Thousands of fans cheer as the competitors enter the stadium. Millions more watch from home. Beads of sweat masked by a bold show of confidence, the two opposing teams promptly… sit down?
It seems these players won’t be using their physical strength in this competition. They aren’t playing football, baseball or basketball; they are playing a video game.
These players were in fact competing at the fourth annual “League of Legends” World Championship. Many teams, which various companies sponsored, all competed for the grand prize of one million dollars in the packed Seoul World Cup Stadium in South Korea. The tournament was additionally broadcasted on Twitch and ESPN3 for international viewers.
The concept of competitive gaming and “eSports,” as some games have recently become known, has become a widely debated topic in recent years. While many games from a variety of genres and franchises have multiplayer content, none can deny the overwhelming worldwide popularity of multiplayer online battle arena games such as “League of Legends” or “DOTA 2.”
The recurring success of the “League of Legends” World Championship and other championships has sparked the debate of the legitimacy of eSports in comparison to their physical sport counterparts. The debate has extended to even collegiate athletics, as some universities such as Robert Morris University Illinois have begun to award scholarships to prospective students for their prowess in eSports, similar to how scholarships are awarded to talented players of physical sports. Students are able to earn up to half of their tuition as a scholarship based on their skill.
While the university sees games like “League of Legends” as a “competitive, challenging game which requires significant amount of teamwork to be successful,” many disagree. Some people, like Case Western Reserve University sophomore Benjamin Poreh, believe that while some games are competitive, they shouldn’t be considered sports because “they don’t require agility or strength or things like that.”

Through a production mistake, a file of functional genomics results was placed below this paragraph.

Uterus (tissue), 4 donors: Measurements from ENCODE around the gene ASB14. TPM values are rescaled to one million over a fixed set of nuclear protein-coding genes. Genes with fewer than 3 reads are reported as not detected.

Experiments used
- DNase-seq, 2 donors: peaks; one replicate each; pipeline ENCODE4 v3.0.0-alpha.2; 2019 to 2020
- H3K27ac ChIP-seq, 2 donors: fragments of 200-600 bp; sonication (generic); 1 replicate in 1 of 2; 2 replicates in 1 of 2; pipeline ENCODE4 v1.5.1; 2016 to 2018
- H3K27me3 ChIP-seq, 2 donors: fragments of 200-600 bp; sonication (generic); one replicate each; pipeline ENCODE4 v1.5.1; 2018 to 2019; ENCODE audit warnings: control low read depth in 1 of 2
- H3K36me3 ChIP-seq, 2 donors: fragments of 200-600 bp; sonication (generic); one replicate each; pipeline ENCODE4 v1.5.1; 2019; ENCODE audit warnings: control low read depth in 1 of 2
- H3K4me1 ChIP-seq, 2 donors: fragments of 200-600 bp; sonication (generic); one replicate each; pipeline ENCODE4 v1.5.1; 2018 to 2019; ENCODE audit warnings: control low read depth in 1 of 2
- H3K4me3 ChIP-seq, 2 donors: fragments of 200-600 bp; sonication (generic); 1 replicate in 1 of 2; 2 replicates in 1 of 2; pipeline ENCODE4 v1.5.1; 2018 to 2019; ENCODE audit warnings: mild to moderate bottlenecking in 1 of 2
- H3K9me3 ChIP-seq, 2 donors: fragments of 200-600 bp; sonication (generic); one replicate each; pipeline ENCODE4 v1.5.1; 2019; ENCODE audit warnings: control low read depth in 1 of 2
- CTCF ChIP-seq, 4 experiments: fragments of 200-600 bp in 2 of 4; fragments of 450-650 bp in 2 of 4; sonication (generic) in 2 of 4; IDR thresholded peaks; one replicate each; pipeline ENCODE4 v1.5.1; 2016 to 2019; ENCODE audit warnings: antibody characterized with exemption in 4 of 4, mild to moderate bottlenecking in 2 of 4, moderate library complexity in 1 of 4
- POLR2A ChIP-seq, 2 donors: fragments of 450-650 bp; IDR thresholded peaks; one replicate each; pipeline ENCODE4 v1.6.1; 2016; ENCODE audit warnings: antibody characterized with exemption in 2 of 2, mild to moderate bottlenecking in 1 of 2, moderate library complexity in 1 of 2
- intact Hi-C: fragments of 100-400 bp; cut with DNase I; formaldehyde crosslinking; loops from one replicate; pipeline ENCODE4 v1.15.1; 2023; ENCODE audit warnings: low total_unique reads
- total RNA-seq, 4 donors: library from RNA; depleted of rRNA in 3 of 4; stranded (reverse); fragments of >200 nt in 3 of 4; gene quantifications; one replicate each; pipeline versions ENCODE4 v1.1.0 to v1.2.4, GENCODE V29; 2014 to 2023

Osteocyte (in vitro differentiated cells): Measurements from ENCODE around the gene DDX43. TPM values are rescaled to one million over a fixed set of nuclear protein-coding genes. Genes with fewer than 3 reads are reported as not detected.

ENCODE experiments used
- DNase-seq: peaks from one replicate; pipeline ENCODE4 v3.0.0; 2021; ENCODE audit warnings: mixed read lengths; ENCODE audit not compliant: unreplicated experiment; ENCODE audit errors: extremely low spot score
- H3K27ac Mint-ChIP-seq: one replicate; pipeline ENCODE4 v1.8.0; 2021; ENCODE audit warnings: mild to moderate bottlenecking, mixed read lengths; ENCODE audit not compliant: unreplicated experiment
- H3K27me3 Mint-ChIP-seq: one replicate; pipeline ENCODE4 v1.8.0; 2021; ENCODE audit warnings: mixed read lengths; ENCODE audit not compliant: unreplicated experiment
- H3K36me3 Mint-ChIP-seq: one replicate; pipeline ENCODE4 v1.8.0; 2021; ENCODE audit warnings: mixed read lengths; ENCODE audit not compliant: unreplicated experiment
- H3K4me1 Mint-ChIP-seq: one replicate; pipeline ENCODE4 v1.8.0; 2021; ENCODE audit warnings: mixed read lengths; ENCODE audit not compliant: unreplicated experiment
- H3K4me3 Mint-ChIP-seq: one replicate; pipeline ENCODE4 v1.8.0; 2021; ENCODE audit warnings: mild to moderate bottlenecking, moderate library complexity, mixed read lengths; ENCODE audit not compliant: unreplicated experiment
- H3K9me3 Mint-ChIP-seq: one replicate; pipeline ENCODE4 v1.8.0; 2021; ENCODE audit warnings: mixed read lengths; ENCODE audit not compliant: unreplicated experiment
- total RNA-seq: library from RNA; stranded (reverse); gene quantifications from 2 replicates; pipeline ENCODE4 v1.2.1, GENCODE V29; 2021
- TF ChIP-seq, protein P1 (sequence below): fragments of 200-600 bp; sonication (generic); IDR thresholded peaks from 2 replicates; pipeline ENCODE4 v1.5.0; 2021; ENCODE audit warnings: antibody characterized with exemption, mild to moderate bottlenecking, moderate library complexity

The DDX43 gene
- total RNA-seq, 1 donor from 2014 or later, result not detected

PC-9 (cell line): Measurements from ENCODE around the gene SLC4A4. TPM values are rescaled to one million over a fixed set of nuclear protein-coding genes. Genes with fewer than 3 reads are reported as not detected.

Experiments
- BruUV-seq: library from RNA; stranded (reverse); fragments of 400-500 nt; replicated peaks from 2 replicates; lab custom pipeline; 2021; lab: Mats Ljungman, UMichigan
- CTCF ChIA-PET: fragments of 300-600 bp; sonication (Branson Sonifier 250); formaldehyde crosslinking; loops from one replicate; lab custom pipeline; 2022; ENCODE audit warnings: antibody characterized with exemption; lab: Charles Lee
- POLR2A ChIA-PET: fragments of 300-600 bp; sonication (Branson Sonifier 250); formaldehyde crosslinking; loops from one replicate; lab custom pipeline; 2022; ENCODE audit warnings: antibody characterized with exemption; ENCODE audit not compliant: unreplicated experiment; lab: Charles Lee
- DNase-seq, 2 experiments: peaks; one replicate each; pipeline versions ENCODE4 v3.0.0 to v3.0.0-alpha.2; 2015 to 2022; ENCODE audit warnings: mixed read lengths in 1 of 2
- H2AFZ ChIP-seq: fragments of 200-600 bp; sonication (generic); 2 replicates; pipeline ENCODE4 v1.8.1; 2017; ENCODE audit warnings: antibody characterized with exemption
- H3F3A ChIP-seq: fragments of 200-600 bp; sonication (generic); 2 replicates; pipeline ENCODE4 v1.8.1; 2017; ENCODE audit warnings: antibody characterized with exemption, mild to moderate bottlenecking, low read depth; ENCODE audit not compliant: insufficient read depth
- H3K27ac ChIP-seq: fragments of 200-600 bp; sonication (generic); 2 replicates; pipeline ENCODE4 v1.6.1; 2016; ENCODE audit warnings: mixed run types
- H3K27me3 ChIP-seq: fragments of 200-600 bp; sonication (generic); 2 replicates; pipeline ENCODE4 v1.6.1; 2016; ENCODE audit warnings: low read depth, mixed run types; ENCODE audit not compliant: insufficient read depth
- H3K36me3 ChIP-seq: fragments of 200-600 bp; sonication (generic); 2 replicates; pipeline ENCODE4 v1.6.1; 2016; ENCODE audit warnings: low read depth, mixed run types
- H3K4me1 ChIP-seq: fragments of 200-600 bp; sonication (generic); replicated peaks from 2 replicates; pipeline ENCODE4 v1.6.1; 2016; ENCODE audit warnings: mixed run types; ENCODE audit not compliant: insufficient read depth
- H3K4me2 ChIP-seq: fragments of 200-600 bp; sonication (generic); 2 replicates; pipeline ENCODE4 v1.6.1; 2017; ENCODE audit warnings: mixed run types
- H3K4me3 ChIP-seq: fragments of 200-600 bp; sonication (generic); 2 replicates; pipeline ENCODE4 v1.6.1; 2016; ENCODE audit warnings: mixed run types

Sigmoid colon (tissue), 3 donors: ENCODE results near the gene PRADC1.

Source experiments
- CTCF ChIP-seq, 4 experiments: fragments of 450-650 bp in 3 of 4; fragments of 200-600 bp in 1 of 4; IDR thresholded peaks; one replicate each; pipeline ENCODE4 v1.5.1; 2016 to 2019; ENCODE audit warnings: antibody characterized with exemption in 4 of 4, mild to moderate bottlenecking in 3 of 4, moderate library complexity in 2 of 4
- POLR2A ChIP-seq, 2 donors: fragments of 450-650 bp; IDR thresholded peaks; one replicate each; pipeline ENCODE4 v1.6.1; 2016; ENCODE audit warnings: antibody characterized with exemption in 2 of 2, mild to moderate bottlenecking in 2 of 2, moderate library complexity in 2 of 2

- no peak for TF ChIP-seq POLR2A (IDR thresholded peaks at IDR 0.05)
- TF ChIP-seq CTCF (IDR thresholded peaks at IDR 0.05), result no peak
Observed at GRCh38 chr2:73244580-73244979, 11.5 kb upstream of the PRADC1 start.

“To me, ‘League of Legends’ is a game first and a sport second,” said Poreh, who considers himself a “play for fun” gamer. “It was designed with the intent to entertain and have fun. Games like this are just a different version of competitive gaming.”
However, other students, such as CWRU junior Callum Grant, hold an opposing viewpoint.
“The line between what is a game and what is a sport comes from the primary reason players want to play it,” said Grant, an avid fan of fighting games. “The skill required of players at high-level play is one of the most important aspects of determining what is a sport.”
Despite this, the two share an opinion about RMUI awarding college scholarships to players of video games.
“I believe that scholarships should be purely for academics,” said Poreh. “There shouldn’t be scholarships for any kind of gaming or sport, even physical sports. College is for learning, not athletics.”
“While scholarships for gamers is a nice idea, as it allows prospective student gamers to attend school, I don’t think scholarships should be involved with any sports team,” agreed Grant.
Regardless of its acceptance in an academic setting, though, competitive gaming continues to grow. With the high popularity of competitive gaming at CWRU, one can only wonder if a Spartan gaming team will be made in the near future.